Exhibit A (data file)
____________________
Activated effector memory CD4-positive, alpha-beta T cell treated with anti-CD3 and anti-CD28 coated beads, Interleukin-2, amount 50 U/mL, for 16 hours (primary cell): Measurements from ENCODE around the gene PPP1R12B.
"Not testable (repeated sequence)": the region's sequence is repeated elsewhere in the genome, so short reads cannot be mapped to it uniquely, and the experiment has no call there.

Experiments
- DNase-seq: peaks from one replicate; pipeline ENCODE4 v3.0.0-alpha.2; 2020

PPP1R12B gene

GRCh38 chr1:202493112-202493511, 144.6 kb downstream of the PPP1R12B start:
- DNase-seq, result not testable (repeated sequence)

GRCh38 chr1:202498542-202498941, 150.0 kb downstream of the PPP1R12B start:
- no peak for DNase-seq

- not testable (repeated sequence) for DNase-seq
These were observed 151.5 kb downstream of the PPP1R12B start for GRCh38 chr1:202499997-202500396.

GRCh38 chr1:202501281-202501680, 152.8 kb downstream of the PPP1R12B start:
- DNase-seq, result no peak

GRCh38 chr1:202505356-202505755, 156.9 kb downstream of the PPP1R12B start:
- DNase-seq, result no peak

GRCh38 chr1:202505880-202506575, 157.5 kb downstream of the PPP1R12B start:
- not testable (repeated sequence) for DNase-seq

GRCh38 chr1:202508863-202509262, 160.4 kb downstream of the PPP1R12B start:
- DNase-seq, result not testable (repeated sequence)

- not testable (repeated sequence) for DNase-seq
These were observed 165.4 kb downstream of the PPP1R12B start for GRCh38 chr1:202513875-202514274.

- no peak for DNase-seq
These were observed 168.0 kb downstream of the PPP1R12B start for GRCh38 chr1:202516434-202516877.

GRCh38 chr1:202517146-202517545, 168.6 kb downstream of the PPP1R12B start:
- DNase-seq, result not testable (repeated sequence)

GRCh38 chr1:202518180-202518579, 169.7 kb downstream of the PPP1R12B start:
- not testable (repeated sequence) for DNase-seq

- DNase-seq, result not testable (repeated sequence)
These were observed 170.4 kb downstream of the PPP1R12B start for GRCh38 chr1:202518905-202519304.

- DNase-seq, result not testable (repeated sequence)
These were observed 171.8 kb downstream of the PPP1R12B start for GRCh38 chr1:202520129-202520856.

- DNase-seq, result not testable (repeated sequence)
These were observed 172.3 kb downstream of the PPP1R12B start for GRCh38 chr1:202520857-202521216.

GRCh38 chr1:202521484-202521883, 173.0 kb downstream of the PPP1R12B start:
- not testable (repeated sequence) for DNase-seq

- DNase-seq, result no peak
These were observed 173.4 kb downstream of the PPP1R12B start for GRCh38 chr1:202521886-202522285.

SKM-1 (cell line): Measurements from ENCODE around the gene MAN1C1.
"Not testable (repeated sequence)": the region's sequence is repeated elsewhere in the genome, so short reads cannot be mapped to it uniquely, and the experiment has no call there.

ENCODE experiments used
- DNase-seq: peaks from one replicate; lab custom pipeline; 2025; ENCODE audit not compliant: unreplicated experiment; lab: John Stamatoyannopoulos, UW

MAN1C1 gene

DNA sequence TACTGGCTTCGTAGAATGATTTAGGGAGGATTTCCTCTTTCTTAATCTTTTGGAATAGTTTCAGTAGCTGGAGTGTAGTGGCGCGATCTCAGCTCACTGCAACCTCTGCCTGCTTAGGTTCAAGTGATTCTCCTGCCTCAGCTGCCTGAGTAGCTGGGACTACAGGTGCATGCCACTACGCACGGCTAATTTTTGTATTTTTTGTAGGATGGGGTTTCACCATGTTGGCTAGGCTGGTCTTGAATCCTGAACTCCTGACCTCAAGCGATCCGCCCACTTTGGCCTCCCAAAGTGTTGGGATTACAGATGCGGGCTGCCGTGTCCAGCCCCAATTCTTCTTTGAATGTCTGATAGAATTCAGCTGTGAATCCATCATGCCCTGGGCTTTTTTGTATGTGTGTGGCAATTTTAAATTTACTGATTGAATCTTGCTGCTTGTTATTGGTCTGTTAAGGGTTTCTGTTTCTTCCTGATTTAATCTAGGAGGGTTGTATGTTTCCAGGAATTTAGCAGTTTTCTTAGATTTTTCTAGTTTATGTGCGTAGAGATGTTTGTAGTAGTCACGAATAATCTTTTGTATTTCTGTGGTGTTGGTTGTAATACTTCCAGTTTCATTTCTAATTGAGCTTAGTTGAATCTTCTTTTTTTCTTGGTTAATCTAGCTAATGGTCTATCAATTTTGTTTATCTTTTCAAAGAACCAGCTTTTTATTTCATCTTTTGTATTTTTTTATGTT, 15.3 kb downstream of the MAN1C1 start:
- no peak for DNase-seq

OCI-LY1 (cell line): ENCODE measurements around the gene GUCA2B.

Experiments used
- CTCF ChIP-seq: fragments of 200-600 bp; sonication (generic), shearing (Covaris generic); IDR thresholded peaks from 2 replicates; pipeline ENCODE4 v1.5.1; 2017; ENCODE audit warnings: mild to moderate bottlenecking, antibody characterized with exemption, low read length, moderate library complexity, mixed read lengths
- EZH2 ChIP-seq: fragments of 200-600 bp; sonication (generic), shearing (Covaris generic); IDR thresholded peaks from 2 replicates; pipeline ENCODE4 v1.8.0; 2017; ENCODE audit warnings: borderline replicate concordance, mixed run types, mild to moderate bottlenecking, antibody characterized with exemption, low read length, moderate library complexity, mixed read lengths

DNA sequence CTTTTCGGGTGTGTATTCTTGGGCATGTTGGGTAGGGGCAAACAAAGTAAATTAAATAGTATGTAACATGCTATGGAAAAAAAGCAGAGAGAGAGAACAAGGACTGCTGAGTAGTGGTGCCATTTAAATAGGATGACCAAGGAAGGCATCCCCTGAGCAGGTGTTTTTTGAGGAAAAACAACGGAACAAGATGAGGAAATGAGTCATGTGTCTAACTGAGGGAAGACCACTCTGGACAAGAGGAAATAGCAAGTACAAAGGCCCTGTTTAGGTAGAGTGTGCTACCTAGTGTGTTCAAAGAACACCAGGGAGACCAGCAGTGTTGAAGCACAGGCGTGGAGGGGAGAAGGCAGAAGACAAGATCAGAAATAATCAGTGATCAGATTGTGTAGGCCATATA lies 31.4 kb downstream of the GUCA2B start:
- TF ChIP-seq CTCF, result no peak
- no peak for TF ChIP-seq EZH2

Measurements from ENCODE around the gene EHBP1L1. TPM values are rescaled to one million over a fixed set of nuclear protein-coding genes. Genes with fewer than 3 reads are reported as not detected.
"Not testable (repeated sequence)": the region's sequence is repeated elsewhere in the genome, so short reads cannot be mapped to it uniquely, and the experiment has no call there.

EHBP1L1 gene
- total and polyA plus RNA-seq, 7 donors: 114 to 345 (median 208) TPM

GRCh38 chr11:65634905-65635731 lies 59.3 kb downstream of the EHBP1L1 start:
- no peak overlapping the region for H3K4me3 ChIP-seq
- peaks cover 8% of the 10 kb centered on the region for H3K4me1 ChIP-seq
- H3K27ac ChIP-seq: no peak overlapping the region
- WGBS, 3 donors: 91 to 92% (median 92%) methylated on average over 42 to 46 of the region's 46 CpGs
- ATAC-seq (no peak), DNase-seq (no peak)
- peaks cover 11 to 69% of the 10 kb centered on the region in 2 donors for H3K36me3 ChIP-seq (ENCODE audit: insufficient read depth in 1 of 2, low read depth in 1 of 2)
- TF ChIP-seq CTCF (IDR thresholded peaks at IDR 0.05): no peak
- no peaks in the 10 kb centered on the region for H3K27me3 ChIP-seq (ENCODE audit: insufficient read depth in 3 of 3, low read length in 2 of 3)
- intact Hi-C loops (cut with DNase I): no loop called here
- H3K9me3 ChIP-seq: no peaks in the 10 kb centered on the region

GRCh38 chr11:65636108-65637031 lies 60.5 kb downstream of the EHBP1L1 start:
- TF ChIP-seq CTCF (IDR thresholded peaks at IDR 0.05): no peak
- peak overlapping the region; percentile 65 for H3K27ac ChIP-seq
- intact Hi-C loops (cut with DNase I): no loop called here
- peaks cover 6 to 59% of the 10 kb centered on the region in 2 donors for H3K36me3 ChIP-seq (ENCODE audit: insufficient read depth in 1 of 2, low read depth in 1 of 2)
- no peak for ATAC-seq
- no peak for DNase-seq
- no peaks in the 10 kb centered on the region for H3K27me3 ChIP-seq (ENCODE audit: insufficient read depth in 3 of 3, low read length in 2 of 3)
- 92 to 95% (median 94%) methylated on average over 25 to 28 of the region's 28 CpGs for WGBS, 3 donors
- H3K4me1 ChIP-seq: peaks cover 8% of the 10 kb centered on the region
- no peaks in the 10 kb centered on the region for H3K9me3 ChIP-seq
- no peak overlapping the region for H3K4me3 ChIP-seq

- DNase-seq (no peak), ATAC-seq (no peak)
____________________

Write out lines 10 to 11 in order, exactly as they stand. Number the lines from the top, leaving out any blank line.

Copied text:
- not testable (repeated sequence) for DNase-seq
These were observed 151.5 kb downstream of the PPP1R12B start for GRCh38 chr1:202499997-202500396.